Groundbreaking new research into the soil beneath our feet transforms our understanding of life on land. A study published today in Nature reveals that the world’s largest animal populations are found in high-latitude sub-arctic soils.
The Crowther Lab study is the first to map the global distribution of soil nematodes, tiny creatures also known as roundworms. They make up an estimated four fifths of all terrestrial animals and play a critical role in soil nutrient cycling, plant growth and the climate.
The study provides conclusive evidence that the majority of the world’s animals live in high latitudes: 38.7 percent of soil nematodes exist in boreal forests and tundra across North America, Scandinavia and Russia; 24.5 percent in temperate regions; and only 20.5 percent in the tropics and sub-tropics.
The study also calculates that the world’s population of soil nematodes is far greater than previously estimated, with 57 billion for every single human. They have a total biomass of around 300 million tonnes – approximately 80 percent of the combined weight of Earth’s human population of 7.7 billion people.
Dr. Johan Van den Hoogen, lead author of the study, said: “There’s an immense world hidden just beneath our feet that we barely understand. This study fundamentally changes our understanding of the distribution of life on land.
"We were amazed to find that nematodes are so abundant and that there are more animals in the arctic and sub-arctic than in the tropics – the opposite of what we see above ground.
“Soil organisms are the most important but least understood part of the Earth’s biosphere. Protecting biodiversity and developing effective climate change strategies will require us to model biological activity across the world’s soils and plan how best to manage ecosystems.”
Nematodes play a critical role in the cycling of carbon and nutrients and are essential to understanding biological activity in the soil. They feed on bacteria, fungi, plants and other soil organisms, fulfilling key roles in the food web.
They play a significant role in influencing CO2 emissions from soils, determining whether carbon is locked up in soil organisms or released into the soil and the atmosphere. Their activity helps create healthy soils and conditions for plants to grow and capture carbon.
Nematodes are generally more active at higher temperatures, so the large nematode populations in the arctic and sub-arctic make these regions very sensitive to warming.
The study states: “These regions compose a major reservoir of soil carbon stocks, and may release much more carbon as a result of increased soil animal activity and a prolongation of the plant-growing season due to human-induced climate change.”
Professor Tom Crowther, senior author of the study, said: “Predicting climate change requires that we understand global carbon and nutrient cycles. We currently have a great understanding of the physics and chemistry of our planet, but we know far less about the biological organisms that drive these cycles.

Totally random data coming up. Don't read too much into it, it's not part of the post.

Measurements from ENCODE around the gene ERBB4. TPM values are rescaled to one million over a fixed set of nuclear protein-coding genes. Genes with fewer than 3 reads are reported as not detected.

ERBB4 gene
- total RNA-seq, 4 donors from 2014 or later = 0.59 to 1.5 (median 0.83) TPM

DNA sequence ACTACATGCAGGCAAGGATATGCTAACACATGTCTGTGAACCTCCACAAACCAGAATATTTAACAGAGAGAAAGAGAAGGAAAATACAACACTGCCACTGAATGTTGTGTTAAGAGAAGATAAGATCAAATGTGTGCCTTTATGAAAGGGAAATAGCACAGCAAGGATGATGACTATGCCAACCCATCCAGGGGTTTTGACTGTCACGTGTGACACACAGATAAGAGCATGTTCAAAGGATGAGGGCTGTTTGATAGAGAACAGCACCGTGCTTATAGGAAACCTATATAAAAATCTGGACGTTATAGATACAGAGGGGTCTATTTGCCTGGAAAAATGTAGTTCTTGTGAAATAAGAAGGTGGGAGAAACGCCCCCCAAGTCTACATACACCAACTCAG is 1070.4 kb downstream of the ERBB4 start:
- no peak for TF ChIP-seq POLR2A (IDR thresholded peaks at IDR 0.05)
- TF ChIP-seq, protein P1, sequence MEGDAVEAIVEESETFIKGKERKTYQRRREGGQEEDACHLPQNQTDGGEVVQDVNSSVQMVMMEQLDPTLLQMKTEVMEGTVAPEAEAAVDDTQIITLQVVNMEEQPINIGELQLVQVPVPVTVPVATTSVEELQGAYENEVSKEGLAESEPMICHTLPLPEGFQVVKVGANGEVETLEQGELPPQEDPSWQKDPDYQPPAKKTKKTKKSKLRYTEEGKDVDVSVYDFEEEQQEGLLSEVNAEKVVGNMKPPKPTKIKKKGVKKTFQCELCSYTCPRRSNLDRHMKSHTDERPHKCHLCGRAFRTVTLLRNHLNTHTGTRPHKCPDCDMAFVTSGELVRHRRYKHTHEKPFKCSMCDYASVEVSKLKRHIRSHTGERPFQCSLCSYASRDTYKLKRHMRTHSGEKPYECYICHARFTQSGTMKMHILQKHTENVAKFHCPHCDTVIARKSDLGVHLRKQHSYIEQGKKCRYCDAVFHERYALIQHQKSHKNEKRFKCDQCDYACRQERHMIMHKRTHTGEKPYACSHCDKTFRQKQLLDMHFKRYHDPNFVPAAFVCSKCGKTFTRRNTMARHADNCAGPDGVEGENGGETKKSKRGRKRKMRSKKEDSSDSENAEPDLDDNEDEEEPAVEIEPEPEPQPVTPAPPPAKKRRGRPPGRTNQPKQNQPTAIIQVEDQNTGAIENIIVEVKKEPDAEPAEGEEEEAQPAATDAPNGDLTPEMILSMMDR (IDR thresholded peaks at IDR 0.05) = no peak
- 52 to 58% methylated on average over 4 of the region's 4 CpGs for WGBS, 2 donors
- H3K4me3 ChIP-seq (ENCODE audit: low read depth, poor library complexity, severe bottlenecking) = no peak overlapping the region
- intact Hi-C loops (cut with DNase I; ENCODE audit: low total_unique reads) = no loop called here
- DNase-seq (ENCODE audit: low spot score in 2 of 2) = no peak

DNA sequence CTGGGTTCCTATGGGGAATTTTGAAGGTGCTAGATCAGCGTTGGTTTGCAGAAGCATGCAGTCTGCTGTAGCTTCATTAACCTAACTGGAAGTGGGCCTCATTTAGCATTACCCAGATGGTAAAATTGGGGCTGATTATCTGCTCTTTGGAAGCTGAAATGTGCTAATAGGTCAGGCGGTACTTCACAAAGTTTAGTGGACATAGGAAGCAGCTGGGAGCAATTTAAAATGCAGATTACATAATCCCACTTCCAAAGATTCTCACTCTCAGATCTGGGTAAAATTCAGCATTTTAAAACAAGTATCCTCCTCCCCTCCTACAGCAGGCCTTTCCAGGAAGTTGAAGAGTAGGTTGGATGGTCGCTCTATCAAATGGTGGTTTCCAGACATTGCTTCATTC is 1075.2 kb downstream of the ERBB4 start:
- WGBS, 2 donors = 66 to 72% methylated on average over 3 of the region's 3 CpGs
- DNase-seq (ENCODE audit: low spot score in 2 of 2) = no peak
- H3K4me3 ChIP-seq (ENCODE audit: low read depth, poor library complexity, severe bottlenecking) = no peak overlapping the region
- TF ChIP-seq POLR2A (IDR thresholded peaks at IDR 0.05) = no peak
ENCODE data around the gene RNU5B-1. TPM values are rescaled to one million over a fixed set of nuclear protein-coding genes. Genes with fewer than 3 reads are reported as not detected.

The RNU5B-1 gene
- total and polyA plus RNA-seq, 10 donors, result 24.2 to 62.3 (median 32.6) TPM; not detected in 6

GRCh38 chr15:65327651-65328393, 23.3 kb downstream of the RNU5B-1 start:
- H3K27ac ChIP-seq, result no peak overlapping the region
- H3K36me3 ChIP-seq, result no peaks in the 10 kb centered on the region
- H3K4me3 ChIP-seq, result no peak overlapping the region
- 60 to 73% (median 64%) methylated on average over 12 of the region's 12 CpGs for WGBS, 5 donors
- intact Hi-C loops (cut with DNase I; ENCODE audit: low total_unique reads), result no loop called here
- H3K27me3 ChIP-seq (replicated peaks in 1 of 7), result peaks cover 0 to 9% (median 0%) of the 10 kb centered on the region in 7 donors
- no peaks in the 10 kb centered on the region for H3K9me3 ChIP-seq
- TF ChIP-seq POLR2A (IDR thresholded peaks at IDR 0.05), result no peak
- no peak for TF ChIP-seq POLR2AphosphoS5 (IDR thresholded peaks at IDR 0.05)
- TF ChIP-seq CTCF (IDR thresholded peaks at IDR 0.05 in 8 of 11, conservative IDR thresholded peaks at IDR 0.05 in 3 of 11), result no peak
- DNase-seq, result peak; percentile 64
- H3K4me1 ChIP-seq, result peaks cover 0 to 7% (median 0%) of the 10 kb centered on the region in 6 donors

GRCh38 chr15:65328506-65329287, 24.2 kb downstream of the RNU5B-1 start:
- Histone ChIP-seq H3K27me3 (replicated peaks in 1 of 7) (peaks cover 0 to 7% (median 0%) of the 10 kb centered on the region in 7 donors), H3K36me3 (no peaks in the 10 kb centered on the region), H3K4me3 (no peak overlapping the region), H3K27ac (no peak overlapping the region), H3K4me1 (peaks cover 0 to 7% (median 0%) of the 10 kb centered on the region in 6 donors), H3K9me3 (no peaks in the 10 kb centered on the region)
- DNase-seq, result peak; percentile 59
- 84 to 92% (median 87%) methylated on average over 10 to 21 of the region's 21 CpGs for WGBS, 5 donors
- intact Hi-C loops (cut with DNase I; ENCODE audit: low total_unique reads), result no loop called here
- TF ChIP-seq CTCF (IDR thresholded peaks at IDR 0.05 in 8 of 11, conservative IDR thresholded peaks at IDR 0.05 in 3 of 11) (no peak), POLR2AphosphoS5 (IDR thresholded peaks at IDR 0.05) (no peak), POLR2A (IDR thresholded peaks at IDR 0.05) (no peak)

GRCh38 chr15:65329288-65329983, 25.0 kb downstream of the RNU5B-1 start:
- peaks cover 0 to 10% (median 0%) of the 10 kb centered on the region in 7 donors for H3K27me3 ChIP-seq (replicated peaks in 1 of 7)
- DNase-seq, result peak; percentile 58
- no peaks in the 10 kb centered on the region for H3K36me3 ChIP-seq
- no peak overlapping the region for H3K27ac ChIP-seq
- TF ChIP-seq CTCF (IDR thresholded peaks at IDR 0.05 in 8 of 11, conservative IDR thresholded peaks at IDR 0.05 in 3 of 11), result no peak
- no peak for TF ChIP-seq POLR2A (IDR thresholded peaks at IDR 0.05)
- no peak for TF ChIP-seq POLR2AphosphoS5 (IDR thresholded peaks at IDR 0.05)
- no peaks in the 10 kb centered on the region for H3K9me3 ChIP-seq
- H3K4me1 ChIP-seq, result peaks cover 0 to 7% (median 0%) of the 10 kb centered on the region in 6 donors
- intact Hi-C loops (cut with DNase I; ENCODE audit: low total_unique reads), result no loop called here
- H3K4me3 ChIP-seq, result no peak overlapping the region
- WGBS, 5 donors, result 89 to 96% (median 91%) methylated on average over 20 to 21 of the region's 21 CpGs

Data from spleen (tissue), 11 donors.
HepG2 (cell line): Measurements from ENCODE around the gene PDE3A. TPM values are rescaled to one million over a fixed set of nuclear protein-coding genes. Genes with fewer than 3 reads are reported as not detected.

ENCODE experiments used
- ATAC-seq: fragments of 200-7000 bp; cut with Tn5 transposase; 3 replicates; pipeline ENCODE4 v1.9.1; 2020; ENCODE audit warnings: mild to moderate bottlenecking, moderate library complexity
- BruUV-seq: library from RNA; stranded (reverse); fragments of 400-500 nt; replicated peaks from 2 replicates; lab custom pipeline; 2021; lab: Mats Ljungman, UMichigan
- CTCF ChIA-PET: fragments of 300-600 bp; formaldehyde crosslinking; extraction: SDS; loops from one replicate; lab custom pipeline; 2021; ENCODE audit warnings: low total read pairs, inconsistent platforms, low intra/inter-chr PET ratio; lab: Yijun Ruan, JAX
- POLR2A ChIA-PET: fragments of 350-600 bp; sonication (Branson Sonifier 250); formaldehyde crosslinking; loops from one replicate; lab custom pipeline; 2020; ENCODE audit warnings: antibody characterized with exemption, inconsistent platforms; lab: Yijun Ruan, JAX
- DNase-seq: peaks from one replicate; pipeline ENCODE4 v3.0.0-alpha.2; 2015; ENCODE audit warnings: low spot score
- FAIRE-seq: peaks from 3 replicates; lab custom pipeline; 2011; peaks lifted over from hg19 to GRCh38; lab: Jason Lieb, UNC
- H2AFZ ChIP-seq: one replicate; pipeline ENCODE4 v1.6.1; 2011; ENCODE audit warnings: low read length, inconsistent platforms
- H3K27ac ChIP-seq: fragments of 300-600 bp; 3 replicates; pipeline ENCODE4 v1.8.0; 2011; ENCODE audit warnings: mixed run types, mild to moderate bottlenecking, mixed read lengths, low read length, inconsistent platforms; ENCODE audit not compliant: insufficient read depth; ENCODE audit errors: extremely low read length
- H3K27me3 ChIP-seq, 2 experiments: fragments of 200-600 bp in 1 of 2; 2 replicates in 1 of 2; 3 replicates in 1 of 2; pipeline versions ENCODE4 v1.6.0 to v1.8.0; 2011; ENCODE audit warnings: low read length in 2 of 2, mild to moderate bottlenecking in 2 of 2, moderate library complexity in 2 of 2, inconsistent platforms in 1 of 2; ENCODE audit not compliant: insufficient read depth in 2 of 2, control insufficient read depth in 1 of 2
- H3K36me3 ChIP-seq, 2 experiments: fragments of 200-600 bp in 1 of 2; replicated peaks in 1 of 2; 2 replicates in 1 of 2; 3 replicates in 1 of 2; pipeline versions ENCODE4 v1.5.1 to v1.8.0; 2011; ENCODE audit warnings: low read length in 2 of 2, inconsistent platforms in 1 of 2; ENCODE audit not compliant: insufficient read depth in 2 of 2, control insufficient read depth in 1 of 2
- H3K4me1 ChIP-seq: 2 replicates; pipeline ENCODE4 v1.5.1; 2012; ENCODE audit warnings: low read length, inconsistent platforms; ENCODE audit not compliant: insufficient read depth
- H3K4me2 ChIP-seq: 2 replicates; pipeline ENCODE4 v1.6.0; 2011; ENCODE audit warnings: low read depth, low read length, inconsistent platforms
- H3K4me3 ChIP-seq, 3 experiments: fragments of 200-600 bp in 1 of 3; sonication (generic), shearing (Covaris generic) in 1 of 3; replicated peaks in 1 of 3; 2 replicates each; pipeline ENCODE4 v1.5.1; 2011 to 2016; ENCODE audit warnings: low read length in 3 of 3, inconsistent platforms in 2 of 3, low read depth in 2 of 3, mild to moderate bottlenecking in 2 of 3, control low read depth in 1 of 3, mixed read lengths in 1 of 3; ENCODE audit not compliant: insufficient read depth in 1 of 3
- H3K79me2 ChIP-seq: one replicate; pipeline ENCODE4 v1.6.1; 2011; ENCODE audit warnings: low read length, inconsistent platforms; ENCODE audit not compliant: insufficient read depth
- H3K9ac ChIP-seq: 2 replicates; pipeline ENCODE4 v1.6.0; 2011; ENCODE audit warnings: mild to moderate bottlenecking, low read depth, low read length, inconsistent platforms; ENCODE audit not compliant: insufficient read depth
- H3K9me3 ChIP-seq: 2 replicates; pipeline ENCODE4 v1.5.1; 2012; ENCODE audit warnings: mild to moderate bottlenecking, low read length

"Improving our understanding of these organisms at a global level is critical if we are going to understand and address climate change.
“Healthy soil communities are essential for the stability of ecosystems and the storage of carbon on land. Our research will help scientists to make better predictions about carbon cycling by developing models that reflect the impact of soil organisms. It will also enable land managers to make the right decisions in the fight against biodiversity loss and climate change by identifying soils which need to be restored to health.”
The Crowther Lab is a group of multi-disciplinary scientists studying the ecological processes that influence climate change, based at ETH Zürich, the world’s leading University in Earth and Environmental Sciences.
The study focused on the top 15cm of soil – the most biologically active zone – and calculated that around the world it is home to 4.4 x 10 to the power of 20 nematodes, or 57 billion for each human on the planet.
They took 6,759 soil samples representing every continent, and every environment from arctic tundra to tropical rainforest, and used microscopes to analyse the density of each type of nematode to generate a representative global dataset.
They used machine learning to determine how the abundance of each type of nematodes related to the climate, soil and vegetation at each sample site, identifying 73 different variables.
They used this information to build models which predict nematode populations for each square kilometer and create the first global high-resolution maps of soil nematode density and functional group composition.
Marianne Brooker is The Ecologist's content editor. This article is based on a press release from the Crowther Lab.